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Backpacking Coast-to-Coast Across Scotland

Glen Lee

In 2010, I participated in an annual non-competitive backpacking event called the TGO Challenge, where participants hike across Scotland from the west coast to the east coast over the course of 15 days. At 173 miles, it was the longest backpacking trip I'd ever taken, and proved to be a life-changing experience for me. Held every May since 1980, the event is sponsored by The Great Outdoors (TGO)—the UK equivalent of Backpacker Magazine—and gear manufacturer Rab Outdoors. 

The author's Challenge route

Each year 300 participants—known as challengers—attempt the crossing, which must be done completely on foot. Most of the hikers who participate in the TGO Challenge are from the UK and Europe, but there are a half-dozen hikers each year from the United States. While I'd hiked in the Scottish Highlands before the Challenge, I was inspired to participate by Chris Townsend, a long distance hiker and member of the TGO editorial staff, who befriended me during my planning process. I've read many of Chris' books about hiking and his involvement was a big draw.

All challengers are responsible for planning their own routes. Unlike the United States, there are no continuous trails to follow, and hikers must be experienced navigators to safely hike through unpopulated mountainous terrain. Property access laws in Scotland permit anyone to cross or camp on private property, making true cross-country routes feasible.


As a first time challenger, my route was a low level one for safety reasons, with only about 20,000 feet of elevation change end-to-end. More experienced challengers, who return to participate year after year, take high level routes, often bagging many high peaks, known as munros, that are 1,000 meters or higher in elevation. That might not sound high to U.S. hikers, but the mountain climbing in Scotland is absolutely world class, exceedingly rugged, and not to be underestimated.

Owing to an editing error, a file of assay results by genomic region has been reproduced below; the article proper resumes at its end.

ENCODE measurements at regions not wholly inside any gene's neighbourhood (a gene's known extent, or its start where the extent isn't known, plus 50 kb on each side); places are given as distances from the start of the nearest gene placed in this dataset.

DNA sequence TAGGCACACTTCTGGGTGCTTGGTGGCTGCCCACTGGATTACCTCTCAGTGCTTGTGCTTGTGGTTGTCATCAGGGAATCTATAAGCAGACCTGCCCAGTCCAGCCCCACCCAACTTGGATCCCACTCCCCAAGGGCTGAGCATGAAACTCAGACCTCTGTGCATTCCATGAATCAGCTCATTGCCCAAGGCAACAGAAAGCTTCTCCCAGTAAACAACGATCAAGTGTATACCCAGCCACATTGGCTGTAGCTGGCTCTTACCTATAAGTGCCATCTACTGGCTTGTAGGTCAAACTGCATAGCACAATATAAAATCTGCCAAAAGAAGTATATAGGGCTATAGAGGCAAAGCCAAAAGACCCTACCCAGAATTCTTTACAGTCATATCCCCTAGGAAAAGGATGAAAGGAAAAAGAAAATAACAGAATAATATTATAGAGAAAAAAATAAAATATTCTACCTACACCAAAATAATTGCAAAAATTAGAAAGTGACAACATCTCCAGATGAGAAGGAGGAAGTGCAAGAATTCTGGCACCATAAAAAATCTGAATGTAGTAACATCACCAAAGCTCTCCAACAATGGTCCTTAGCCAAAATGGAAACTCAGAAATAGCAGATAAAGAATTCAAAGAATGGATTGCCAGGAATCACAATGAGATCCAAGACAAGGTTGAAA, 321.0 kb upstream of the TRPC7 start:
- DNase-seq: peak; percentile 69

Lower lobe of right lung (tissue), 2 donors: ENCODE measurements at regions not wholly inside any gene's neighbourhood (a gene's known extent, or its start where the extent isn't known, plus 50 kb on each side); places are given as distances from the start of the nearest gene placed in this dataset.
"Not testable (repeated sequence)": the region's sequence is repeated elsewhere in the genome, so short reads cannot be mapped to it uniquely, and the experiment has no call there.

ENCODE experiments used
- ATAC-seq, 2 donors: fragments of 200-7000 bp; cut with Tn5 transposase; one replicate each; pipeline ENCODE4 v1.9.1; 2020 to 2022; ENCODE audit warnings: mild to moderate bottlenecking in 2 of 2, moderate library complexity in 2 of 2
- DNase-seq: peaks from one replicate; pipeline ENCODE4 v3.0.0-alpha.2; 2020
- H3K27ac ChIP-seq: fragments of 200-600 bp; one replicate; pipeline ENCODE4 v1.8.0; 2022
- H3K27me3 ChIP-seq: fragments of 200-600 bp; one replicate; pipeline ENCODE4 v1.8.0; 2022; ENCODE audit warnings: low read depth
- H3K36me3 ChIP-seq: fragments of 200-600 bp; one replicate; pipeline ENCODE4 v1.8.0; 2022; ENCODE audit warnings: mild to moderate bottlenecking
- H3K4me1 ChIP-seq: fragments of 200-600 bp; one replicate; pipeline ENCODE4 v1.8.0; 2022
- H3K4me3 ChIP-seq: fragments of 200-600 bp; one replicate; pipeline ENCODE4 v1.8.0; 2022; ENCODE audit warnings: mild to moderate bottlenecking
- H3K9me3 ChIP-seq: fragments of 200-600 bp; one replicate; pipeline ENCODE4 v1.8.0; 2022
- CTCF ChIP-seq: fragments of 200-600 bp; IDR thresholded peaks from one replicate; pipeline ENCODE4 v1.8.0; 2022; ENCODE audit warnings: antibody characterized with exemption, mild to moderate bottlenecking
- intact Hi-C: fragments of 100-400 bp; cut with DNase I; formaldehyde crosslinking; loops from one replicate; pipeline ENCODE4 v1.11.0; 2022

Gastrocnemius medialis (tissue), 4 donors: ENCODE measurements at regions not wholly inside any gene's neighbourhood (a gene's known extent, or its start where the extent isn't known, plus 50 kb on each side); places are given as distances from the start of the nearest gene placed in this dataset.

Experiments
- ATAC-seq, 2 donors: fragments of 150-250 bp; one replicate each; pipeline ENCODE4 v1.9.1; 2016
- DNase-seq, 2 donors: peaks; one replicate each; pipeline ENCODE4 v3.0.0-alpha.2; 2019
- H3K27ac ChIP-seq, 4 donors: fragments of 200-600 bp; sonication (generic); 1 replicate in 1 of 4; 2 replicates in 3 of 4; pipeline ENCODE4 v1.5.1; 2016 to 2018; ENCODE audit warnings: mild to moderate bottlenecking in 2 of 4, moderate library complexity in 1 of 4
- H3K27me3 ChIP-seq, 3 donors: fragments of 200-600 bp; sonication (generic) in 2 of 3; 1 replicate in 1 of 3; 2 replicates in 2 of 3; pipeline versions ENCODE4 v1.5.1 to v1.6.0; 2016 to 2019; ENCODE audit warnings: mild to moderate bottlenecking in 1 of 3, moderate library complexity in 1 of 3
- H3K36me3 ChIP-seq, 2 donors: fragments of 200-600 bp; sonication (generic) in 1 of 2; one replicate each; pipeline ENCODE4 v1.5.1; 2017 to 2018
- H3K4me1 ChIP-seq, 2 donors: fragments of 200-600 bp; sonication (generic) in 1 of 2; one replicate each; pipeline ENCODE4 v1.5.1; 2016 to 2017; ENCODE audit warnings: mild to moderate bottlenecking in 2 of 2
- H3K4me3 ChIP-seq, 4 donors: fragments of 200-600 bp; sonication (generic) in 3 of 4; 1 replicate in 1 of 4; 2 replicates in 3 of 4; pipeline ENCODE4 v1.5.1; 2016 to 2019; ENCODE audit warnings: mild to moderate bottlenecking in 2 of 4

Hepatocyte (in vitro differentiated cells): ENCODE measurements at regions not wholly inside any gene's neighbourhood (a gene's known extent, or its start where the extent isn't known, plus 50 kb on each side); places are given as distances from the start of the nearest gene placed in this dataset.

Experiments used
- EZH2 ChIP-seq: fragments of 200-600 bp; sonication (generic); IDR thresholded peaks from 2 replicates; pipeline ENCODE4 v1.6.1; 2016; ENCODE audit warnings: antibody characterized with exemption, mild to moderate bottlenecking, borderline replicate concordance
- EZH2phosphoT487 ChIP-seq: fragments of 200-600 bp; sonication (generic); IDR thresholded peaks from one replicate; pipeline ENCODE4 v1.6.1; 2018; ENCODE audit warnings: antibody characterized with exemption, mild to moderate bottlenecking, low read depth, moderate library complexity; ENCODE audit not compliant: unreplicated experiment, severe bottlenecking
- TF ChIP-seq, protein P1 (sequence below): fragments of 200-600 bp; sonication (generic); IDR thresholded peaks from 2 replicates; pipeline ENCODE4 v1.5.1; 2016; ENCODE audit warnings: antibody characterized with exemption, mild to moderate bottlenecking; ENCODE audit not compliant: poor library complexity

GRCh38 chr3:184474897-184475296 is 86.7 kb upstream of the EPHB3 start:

While many challengers hike their routes solo, groups of up to 4 people are permitted. I walked by myself most of the way, but the Challenge is a very social event, and it's not unusual for challengers to run into each other at remote pubs or camp together when their paths cross.

Camping at Shielin of Mark

I spent close to a year preparing for the Challenge, planning different routes, and tweaking my gear list to be as lightweight as possible. In the process, I got a lot of advice from more experienced Challengers, who I subsequently met in person, and with whom I maintain close contact. While the experience of hiking coast to coast across Scotland was magnificent and sublime, the fellowship of those hikers is the first thing I think about when I remember about the Challenge and something I'll treasure the rest of my days.


That looks likes like a whole lot of fun Philip! Were there ample water sources?

ok, It's settled. I am going to have to do this someday. 

Abundant water! Scotland is notorious for it. I was doing at least a half-dozen water crossings a day. In fact, it's so wet, I switched from leather boots to mesh trail runners for this hike because my shoes were always wet and they dry much faster.

Gonzan - I'm entering again in 2013. There are hikers who have done the challenge 20 times or more. It's habit forming and you get to design a different route each time. It really is a blast.

Congrats on the trip.  I have heard of this and I think it sounds like a great deal of fun.

I've read about this and really want to do it as well. Your even allowed to stay at B&Bs during your hike aren't you? Really cool Phillip, do you have more photos?

Congrats on a fascinating backpack.

Jake - you can stay anywhere you want, as long as you don't drive. I have a lot more pictures in the full trip report on my site.

Sounds like a great trip

This is amazing and I certainly think should go immediately on my bucket list! Do you have any plans to do your presentation on this adventure again? I was grievously disappointed that I had to miss the last one at REI.....I like the sound of the low level. On a side note, you mention "Munro's", and that is my birth sure name, Munroe. I was adopted when I was 12, hence, Rayeski. Again, great post!! 

Stay on the path and beware of the moon.

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